“I was in my room my entire school year, like seven hours a day in front of a screen in my room,” she said. “It’s dark in the winter, it’s cold, it’s lonely, it’s not fun.”
Depression and anxiety in her and her friends crept up. But Anoushka pushed forward. She played her violin more. Even running to the nearest Dunkin’ Donuts for a coffee or a bike ride or volunteer work online helped.
She wants to “rebuild” her social skills this year, branching out and making new friends, supporting her current friends, “being surrounded by that strong community that I didn’t have when I was at home.”
She said many teens feel stunted. Anoushka was 16, a sophomore, when the pandemic started. Now she’s suddenly a senior, someone who's supposed to be a school leader and role model, someone who's thinking about applying to college.
“I turn 18 in two months and that’s also really scary because I’ve spent my entire 17th year in isolation primarily … and I’m almost an adult and I don’t know how to adjust properly yet and I still have to learn all of those things,” Anoushka said.
She knows she’ll get there, but now she’s nervous about the Delta variant. Most of her friends are vaccinated. Some are less worried about returning to school and don’t want to wear masks.
That’s not Anoushka. She said she’s not sure about attending the traditional senior sunrise, where seniors gather and watch a sunrise at the start of school.
“I obviously want to see all my classmates and my friends and partake in this really cool tradition but I’m also scared about COVID because it’s such a real thing,” she said.
And for others, a new school year is going to bring a whole new school altogether, and an attempt at making new friends, all while trying to stay safe.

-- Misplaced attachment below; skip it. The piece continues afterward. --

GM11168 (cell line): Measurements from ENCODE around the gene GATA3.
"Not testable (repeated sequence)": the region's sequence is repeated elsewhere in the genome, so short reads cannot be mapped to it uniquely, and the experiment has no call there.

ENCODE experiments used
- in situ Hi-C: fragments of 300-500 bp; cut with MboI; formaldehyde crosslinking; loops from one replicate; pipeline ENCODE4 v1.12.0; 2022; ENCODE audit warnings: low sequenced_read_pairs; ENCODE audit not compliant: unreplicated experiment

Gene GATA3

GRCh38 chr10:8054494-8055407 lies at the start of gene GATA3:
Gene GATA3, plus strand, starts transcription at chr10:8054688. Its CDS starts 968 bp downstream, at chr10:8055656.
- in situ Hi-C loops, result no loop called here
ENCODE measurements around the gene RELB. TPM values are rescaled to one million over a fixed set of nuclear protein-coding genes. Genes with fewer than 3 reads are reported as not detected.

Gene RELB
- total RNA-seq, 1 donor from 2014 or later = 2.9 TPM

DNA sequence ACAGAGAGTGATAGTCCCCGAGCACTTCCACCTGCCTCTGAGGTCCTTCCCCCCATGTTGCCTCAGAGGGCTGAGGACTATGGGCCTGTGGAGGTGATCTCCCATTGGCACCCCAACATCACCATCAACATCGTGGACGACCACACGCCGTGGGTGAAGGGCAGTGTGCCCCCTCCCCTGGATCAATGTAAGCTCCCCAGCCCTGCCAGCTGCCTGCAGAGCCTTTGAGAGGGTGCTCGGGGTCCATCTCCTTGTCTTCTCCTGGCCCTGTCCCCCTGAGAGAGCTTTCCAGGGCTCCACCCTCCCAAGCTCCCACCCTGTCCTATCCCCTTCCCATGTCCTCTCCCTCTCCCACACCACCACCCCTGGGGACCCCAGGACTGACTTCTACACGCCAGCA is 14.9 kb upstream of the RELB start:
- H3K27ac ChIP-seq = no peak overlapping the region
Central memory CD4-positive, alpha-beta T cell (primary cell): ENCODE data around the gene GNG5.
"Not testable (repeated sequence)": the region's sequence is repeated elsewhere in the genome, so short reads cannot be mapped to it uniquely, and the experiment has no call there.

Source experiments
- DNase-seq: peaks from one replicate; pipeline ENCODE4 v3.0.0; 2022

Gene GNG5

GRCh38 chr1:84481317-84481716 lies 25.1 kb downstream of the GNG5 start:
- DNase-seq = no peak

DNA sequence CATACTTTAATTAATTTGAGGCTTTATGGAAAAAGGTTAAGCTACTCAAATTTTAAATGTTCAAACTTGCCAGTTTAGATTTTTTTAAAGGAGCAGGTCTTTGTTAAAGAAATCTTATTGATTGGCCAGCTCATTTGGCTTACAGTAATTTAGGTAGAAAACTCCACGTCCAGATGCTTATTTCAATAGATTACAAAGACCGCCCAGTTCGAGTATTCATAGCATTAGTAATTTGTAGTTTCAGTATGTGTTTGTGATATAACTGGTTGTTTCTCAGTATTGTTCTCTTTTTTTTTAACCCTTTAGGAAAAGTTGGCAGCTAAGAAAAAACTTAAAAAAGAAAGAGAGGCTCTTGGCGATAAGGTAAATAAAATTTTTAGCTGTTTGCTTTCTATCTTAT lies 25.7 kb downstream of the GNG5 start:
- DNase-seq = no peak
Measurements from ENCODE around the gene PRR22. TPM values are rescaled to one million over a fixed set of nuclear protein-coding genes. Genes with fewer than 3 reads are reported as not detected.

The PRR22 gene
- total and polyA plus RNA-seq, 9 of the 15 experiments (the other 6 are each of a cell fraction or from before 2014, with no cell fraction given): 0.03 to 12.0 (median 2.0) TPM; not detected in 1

Madeus Frandina, 13, said he doesn’t love masks but he thinks kids should wear them for a very simple reason: Hundreds of thousands of kids aren’t vaccinated yet. In fact, he just switched schools after the one he and his siblings were enrolled in announced that masks were optional.
“I, for one, do not want to be quarantining every other week and be stuck at home doing online,” he said. “I’m kind of done with that.”
Madeus doesn’t get adults arguing over masks or whether to get a vaccine. But he’s learned why some Black Americans might be skeptical of science and doctors — structural and deeply rooted racism, even in medicine.
“I can understand why some people like people of color, for example, might be hesitant to get the vaccine and I understand that. But some people, primarily white people, I feel like we could do a better job of just accepting science and not doubting it.”
The gregarious eighth-grader cannot wait to return to school. He said about 80 percent of kids had their cameras off during virtual learning. That made it really hard to get discussions going.
“I’m looking forward to being part of a community again ... I love having discussions and I love having talks.”
In the final days of summer, Madeus kicks around a soccer ball with his seventh-grade sister Bella in their new Arvada neighborhood. It’s been a turbulent few years during arguably one of the most stressful years in children’s lives — middle school.
Madeus was last in a school in sixth grade. That Denver school closed at the end of his sixth-grade year. Then in seventh grade, at another school, he had to go online. Then Madeus moved to Arvada and started a school there. But “due to their non-masking policies we decided it would be best to change course,” he said.